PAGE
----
David Copperfield: 7 important changes from Charles Dickens' book

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For the first time since 1969, Charles Dickens' beloved book David Copperfield has been adapted as a live-action movie. This new version comes from master British satirist Armando Iannucci (The Thick Of It), and, as per the book, is narrated by David himself, who takes us on a guided tour through his remarkable life, from birth to childhood and beyond.

Slumdog Millionaire's Dev Patel makes for a winning, endearing David, and the excellent supporting cast fills out a typically Dickensian troupe of eccentrics, dreamers and grotesques. Tilda Swinton is David's eccentric aunt Betsey Trotwood, Hugh Laurie is her companion Mr. Dick and Ben Whishaw is the unctuous Uriah Heep.

Dickens drew a lot of the material in the novel from his own life, interweaving a complex tapestry of fact and fiction. He described the book as his "favourite child", and there's been a lot of pressure on Iannucci's adaptation to get it right. Fortunately, critics have been effusive in their praise, lauding the performances and the director's faithfulness to Dickens' farcical, freewheeling comedy.

However, there are some important changes and omissions when it comes to the movie adaptation. If you haven't yet seen it, be sure to come back later – if you have, take another stroll into the life of Mr. David Copperfield.


1. Mr. Creakle's school

The movie begins with a wonderfully Dickensian flourish, as David gives a live reading of his book to an attentive audience. The author himself gave regular live readings of his classic works, and it's delightful to see that Iannucci has clearly done his research. However, the director goes one better by having David walk through the backdrop into the scene of his own birth, a brilliantly surreal flourish.

We chart young David's idyllic existence with his mother and devoted housekeeper Peggotty (Daisy May Cooper). However, David's mum soon marries the cruel Mr. Murdstone (Darren Boyd), who beats our young hero and has him dispatched to work in a bottle factory. David grows up in harsh circumstances before he's later informed by Murdstone and his cruel sister (Gwendoline Christie) that his mother has died in his absence.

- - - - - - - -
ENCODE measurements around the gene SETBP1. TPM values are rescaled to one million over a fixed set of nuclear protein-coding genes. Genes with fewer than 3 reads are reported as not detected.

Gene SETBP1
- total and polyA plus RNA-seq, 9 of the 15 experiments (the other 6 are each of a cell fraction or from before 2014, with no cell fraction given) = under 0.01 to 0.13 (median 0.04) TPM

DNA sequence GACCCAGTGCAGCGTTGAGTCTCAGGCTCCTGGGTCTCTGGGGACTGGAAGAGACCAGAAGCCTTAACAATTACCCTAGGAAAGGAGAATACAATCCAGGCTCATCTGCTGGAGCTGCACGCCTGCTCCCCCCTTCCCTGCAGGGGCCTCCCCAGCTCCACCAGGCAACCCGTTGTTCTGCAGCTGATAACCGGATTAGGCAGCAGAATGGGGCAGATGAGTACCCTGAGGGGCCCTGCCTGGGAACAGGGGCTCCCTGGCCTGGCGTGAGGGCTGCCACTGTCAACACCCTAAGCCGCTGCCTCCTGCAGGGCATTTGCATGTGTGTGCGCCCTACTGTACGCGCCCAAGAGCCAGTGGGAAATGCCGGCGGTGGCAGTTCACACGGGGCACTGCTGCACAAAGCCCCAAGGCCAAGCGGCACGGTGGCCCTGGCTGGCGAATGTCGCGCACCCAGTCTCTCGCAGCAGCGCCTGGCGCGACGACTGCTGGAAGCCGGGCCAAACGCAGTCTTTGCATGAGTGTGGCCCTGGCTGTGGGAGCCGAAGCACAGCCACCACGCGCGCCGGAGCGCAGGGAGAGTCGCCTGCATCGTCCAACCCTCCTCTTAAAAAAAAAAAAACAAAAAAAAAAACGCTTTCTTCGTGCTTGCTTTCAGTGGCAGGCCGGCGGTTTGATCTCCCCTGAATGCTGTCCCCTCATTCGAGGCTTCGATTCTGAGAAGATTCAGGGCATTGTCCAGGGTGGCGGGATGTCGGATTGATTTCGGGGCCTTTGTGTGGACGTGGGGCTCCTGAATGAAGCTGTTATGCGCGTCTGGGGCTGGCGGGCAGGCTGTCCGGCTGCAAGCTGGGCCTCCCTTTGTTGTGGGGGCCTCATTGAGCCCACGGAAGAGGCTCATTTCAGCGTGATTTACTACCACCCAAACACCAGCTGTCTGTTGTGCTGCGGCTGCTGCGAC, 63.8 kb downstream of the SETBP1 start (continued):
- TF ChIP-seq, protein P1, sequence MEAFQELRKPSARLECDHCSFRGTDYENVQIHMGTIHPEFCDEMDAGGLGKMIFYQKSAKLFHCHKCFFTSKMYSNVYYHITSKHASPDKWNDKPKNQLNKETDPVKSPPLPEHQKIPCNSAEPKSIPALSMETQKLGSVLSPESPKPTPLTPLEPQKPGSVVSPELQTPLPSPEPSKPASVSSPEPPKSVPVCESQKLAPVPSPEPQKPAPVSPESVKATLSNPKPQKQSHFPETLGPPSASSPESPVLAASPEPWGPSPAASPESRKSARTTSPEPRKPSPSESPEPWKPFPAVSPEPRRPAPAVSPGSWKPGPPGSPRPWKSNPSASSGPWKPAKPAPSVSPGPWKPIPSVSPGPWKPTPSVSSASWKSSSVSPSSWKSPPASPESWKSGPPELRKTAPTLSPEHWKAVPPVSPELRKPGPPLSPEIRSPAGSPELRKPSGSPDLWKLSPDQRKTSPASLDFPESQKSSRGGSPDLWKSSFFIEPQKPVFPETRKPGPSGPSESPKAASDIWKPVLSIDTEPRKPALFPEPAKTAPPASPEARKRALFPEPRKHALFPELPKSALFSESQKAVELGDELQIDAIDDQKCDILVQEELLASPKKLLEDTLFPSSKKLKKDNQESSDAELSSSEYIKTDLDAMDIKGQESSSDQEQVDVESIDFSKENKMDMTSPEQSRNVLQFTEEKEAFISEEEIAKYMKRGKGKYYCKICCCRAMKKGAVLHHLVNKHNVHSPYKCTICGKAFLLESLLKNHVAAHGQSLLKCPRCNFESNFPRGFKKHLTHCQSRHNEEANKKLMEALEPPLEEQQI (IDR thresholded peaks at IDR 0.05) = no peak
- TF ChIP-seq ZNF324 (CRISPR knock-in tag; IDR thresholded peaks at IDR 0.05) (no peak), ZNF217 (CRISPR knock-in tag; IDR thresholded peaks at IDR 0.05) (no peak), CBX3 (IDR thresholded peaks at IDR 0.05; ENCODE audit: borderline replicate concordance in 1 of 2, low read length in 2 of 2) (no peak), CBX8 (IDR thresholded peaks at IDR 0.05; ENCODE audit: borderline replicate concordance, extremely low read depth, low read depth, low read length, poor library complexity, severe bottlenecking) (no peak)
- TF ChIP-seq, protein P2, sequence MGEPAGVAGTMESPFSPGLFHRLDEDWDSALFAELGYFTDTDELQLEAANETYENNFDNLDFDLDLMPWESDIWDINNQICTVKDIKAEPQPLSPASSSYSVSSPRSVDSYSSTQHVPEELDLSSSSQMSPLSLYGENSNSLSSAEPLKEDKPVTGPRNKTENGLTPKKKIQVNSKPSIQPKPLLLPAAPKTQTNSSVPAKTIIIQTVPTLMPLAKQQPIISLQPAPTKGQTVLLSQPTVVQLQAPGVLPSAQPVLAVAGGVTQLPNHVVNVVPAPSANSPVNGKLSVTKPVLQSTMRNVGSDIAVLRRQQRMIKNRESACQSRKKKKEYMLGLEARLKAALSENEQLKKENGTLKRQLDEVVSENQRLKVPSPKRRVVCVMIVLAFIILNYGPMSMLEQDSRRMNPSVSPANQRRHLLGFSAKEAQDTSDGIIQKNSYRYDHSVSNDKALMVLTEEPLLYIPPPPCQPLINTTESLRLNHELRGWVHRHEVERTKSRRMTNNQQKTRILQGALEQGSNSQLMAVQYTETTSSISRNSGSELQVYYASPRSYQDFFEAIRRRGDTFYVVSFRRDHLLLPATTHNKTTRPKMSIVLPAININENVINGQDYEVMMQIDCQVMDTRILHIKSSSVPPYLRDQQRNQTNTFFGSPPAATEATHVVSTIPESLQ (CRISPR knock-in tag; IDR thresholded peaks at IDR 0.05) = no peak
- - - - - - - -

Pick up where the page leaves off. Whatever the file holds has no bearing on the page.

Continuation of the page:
This sequence of events omits a big section from the novel, in which David is first sent to Salem School, overseen by violent headmaster Mr. Creakle, where he comes into contact with key characters Steerforth (played in the movie by Aneurin Barnard) and Tommy Traddles. By omitting this from the movie, Iannucci is able to compress the novel's narrative and get to the emergence of the reveal of the adolescent David more quickly.

2. Tommy Traddles

The aforementioned Tommy Traddles is one of David's most important allies in the book; however, he's nowhere to be found in the movie.

Traddles is introduced as a somewhat unassuming character, who later crosses paths with David when the title character becomes a proctor in London. Having re-established their acquaintance, the two become even firmer friends than before. In the book, Traddles pursues his dream of becoming a judge and marrying his love, Sophy; he's also mistrustful of Steerforth (important in underlining the young David's naivete) and instrumental in the climactic unveiling of Uriah Heep as a villain.

In the film, however, Uriah is exposed by David's friend (and eventual wife) Agnes who, it's revealed, has been keeping logs of Heep's fraudulent activities. The obsequious clerk has inveigled his way into the practice of Agnes' father Mr. Wickfield, encouraging his incipient alcoholism, and eventually becoming a partner. By removing Traddles, director Iannucci allows Agnes (played in the movie by Rosalind Eleazar) to become a more forthright, purposeful character in the narrative, as opposed to just David's love interest.

3. Rosa Dartle

One of the book's most unpleasant characters is Steerforth's cousin Rosa Dartle, who is seen continually hovering around his snobbish mother. Dartle is the worst kind of insinuating presence, and David eventually realises her malevolent intent, although there is context for this. It turns out she has long been in love with Steerforth, and as a result of these unrequited desires, she channels her jealousy into spite.

Dickens also brilliantly describes the unpleasant spectre of a scar above Clara's lip, which flushes with colour during moments of rage. She sustained this during a childhood altercation with Steerforth. In the movie, Dartle doesn't feature at all, although the lip scar is translated onto the character of Steerforth's mother (Nikki Amuka-Bird).

4. Uriah Heep's schemes